This is called Divine discontent.
However, there is a way to settle this chattering mind. Even at those moments when the ground beneath shakes terribly -when there's a loss that alters life - believe that there's a way home to the inner self. This is possible only if you truly trust in a journey that will silence the unsettled mind.
There are many paths and they lead to faith. Call it idealistic if you wish, but faith intrinsically reins in the senses, because from faith comes acceptance, then comes gratitude, then awareness of thoughts and then discipline.
But what is faith?
People often say, "I have faith," without specifying what they have faith in.
According to Wikipedia: "Faith is confidence or trust in a person, thing, deity, or in the doctrines or teachings of a religion or view (e.g. having strong political faith). It can also be belief that is not based on proof. The word faith is often used as a substitute for hope, trust or belief. In religion, faith often involves accepting claims about the character of a deity, nature, or the universe. While some have argued that faith is opposed to reason, proponents of faith argue that the proper domain of faith concerns questions that cannot be settled by evidence:'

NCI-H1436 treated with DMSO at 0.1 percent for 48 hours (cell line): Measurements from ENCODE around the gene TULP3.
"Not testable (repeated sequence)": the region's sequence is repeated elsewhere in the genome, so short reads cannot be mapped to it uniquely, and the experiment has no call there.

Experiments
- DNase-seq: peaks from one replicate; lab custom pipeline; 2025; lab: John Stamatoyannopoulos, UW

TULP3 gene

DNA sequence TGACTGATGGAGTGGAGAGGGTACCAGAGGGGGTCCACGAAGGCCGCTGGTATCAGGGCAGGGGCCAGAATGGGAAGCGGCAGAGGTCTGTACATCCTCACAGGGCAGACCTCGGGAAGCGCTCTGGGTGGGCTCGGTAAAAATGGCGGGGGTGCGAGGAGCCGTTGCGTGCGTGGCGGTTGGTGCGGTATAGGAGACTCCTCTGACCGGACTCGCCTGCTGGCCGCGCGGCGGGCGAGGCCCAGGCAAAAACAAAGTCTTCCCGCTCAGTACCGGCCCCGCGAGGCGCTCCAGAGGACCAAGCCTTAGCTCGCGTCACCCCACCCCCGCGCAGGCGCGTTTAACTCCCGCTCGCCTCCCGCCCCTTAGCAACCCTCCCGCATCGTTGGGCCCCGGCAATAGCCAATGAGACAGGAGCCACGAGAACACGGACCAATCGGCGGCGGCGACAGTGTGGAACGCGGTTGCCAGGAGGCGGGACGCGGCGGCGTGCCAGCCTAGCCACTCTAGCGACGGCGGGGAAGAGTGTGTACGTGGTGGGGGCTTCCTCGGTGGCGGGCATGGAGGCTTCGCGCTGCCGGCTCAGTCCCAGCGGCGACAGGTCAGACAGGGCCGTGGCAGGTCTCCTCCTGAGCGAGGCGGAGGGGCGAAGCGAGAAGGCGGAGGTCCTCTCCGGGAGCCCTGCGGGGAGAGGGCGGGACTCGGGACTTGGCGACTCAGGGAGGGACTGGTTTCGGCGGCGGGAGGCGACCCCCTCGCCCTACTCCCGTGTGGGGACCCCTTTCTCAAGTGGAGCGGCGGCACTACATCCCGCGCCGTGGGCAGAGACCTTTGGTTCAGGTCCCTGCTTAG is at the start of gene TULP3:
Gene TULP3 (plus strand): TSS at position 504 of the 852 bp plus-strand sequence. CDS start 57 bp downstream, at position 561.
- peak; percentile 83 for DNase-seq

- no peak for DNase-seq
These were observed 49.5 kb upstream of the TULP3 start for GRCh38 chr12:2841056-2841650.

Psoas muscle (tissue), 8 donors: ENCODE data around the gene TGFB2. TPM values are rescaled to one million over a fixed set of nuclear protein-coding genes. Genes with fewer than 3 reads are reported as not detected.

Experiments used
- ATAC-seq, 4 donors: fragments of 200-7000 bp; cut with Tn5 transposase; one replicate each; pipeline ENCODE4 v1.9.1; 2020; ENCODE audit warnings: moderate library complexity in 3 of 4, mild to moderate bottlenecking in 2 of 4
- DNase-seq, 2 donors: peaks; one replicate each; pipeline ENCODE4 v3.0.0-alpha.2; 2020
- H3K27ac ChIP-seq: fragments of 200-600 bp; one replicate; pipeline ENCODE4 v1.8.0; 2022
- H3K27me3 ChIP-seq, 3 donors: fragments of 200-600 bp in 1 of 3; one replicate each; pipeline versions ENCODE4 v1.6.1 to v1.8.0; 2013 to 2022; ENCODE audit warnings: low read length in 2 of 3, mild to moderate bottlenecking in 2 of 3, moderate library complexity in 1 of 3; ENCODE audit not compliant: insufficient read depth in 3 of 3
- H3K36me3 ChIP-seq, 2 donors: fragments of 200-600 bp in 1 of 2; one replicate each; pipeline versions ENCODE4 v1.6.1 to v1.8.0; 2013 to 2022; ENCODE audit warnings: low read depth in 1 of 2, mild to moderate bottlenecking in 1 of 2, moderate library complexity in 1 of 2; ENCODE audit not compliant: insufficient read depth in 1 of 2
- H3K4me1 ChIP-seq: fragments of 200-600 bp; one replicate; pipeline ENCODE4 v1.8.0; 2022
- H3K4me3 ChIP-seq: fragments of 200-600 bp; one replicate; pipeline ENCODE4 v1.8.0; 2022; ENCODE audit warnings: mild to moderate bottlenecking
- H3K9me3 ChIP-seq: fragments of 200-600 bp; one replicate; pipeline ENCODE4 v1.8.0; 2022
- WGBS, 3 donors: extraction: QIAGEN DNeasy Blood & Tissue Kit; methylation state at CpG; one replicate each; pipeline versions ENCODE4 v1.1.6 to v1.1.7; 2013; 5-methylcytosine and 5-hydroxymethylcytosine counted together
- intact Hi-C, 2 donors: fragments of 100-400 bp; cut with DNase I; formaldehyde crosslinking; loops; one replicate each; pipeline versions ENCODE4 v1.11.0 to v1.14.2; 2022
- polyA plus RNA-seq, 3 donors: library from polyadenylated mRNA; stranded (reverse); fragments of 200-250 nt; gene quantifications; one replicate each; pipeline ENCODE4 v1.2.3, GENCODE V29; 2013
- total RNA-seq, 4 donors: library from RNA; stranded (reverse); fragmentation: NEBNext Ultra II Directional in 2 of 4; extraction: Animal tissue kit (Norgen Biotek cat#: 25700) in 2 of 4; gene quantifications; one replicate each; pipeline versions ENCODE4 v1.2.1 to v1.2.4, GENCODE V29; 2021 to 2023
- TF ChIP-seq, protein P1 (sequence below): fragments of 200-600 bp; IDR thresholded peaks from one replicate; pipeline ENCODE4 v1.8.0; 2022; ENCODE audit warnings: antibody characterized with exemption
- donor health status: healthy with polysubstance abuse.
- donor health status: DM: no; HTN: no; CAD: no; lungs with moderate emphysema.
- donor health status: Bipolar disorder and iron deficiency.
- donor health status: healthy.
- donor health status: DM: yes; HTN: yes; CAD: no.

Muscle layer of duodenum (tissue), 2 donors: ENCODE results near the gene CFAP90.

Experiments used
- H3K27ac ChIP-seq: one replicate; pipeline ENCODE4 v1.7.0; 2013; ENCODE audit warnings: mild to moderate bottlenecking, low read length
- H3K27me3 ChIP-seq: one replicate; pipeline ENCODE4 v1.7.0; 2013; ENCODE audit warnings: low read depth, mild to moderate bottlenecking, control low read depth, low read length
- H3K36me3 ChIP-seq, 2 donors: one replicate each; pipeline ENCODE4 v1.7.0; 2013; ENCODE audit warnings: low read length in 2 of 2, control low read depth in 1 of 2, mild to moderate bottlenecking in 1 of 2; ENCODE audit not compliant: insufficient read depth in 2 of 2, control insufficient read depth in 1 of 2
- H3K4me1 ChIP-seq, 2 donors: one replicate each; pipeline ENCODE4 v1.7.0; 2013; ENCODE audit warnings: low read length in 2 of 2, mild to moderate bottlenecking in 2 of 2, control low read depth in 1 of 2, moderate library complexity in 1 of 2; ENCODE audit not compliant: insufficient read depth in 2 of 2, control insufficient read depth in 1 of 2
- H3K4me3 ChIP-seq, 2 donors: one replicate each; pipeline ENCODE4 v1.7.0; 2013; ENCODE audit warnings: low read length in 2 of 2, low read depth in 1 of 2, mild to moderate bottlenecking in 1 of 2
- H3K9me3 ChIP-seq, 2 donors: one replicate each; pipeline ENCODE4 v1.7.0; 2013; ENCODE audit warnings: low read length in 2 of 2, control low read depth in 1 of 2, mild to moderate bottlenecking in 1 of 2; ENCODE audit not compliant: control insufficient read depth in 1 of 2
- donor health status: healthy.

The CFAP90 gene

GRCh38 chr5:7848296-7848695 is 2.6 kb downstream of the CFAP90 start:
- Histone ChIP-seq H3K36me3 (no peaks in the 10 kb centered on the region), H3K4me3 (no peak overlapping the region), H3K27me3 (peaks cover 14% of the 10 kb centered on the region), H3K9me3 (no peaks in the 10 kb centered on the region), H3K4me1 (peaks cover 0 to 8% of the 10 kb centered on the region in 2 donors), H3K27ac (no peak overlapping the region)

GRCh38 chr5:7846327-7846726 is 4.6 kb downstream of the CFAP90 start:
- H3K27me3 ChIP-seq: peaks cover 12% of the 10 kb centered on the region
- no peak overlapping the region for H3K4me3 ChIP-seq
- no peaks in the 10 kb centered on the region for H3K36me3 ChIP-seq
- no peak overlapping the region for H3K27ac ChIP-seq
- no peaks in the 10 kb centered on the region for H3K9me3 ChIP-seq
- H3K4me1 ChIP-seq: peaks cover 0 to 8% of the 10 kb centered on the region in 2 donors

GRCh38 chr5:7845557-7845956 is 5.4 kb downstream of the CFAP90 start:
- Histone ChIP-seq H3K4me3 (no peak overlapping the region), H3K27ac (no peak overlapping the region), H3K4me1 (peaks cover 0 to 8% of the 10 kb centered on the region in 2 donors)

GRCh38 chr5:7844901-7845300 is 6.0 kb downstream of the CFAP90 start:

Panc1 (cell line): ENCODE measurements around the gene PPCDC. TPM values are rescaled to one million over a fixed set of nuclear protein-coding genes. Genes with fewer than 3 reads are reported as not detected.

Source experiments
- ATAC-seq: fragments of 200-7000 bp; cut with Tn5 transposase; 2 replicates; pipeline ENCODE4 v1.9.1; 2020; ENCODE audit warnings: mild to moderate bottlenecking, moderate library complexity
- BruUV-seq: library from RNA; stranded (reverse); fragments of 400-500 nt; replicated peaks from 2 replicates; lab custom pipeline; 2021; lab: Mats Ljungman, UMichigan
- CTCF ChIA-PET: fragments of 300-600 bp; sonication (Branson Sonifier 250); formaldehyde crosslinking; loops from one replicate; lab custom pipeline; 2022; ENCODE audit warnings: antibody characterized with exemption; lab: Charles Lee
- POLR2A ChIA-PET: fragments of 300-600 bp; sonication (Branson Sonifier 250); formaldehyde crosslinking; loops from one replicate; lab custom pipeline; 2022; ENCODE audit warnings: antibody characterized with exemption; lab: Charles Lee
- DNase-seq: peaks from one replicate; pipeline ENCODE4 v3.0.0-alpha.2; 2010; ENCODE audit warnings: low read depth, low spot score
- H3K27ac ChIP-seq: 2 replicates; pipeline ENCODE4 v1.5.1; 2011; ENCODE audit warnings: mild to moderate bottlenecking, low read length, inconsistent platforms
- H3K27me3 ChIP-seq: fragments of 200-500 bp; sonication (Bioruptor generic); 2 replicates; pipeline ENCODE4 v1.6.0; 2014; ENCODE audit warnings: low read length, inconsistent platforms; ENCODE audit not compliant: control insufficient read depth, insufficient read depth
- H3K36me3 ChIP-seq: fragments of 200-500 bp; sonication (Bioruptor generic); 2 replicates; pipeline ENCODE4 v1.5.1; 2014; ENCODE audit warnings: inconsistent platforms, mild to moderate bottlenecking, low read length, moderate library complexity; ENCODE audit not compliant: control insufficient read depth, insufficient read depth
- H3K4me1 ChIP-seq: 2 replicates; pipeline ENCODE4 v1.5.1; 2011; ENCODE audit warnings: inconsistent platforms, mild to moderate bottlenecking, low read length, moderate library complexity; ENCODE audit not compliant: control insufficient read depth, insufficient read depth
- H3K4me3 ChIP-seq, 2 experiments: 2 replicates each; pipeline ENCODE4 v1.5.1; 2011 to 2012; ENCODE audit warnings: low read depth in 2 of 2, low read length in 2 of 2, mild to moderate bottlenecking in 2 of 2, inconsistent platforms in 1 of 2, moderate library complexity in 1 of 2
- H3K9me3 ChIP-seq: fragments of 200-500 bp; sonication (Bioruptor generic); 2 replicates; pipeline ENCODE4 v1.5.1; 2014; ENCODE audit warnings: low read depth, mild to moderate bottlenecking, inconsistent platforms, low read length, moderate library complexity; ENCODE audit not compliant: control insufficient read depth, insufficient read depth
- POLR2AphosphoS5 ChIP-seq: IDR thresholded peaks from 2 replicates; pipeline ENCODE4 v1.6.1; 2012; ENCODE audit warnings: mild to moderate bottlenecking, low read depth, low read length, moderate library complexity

Evidence is the key word here. Evidence is the interpretation of a situation. Not all interpretations are the same, but all may lead to the same conclusion. Uncertainties are inherent in the world, and no one can give absolute evidence of what will happen in thirty years, or even one year.
But when there is faith, there is reason to believe in an end result, and a direction towards the goal. Faith is the riverbank that keeps water flowing in a certain direction, an undercurrent energizes its progress. Faith is a means to an end - a laser focus on a certain path - but not an end in itself. So what the mind really needs is to latch onto a faith, an inner power source that offers a continuous stream of positivity.
I am a restless being, here to disprove, or prove, whichever way you want to look at it. I am a pesky entity, a cosmic trooper, I do what I do best: observe, worry and doubt. I excel in the ability to be cynical, especially in this virtue called Faith. In the kingdom of logic, faith has no basis.
So, when I came upon this particular man of faith, I wanted to understand him. I was there with him, constantly hovering, judging his life choices. This obstinate, faith-driven human - Jashan P Vaswani - has been ignoring my scepticism. I intend to bother him with countless questions and agitate him at the crossroads of his life.
According to TL Vaswani, "Seekers often pass through a period of intense anguish. During this evolutionary phase of their spiritual growth, perhaps, they themselves do not know for certain what it is that they are seeking. But seek they do, on the highways and byways of life, for that something that will put an end to their dark night of despair:'